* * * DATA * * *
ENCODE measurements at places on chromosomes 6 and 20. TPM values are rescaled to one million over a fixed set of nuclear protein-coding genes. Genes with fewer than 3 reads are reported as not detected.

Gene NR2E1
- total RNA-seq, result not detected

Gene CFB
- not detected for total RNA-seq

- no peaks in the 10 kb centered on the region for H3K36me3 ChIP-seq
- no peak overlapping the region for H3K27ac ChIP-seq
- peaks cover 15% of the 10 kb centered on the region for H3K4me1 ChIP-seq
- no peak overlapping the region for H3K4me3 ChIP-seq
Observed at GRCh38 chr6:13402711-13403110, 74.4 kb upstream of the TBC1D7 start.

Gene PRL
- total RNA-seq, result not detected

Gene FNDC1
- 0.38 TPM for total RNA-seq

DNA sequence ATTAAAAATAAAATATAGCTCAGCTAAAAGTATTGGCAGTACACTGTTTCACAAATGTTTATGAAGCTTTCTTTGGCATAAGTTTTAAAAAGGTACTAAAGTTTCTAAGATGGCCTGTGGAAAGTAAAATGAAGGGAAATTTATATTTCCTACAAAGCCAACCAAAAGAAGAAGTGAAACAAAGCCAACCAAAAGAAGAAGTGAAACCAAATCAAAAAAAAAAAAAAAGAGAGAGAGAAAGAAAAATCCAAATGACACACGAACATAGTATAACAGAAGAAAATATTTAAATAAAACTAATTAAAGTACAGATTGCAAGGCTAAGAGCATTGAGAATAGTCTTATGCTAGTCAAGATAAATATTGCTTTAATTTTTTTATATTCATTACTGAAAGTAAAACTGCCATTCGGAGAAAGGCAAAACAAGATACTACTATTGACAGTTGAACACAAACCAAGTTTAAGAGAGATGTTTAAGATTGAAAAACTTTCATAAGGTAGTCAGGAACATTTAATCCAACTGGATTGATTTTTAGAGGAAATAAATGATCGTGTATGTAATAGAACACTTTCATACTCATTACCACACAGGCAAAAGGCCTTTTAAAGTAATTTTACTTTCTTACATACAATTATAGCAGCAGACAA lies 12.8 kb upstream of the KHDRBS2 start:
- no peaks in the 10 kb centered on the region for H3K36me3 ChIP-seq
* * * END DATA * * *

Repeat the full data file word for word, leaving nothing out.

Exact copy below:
ENCODE measurements at places on chromosomes 6 and 20. TPM values are rescaled to one million over a fixed set of nuclear protein-coding genes. Genes with fewer than 3 reads are reported as not detected.

Gene NR2E1
- total RNA-seq, result not detected

Gene CFB
- not detected for total RNA-seq

- no peaks in the 10 kb centered on the region for H3K36me3 ChIP-seq
- no peak overlapping the region for H3K27ac ChIP-seq
- peaks cover 15% of the 10 kb centered on the region for H3K4me1 ChIP-seq
- no peak overlapping the region for H3K4me3 ChIP-seq
Observed at GRCh38 chr6:13402711-13403110, 74.4 kb upstream of the TBC1D7 start.

Gene PRL
- total RNA-seq, result not detected

Gene FNDC1
- 0.38 TPM for total RNA-seq

DNA sequence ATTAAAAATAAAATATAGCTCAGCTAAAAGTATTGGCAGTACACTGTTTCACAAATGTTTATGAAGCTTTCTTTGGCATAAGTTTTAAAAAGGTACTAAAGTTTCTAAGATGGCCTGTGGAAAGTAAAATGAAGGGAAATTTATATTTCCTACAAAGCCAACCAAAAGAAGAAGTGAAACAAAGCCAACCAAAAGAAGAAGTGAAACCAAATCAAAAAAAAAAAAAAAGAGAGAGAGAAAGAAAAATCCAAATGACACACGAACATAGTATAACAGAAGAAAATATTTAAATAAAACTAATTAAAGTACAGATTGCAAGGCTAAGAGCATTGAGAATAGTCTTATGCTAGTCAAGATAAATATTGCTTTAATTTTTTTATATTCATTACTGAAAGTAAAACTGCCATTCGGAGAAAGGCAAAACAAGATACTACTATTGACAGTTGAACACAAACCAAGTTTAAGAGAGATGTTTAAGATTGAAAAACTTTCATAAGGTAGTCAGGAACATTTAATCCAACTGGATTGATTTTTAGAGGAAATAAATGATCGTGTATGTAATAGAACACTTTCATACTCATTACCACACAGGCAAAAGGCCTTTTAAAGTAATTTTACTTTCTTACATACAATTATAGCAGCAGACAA lies 12.8 kb upstream of the KHDRBS2 start:
- no peaks in the 10 kb centered on the region for H3K36me3 ChIP-seq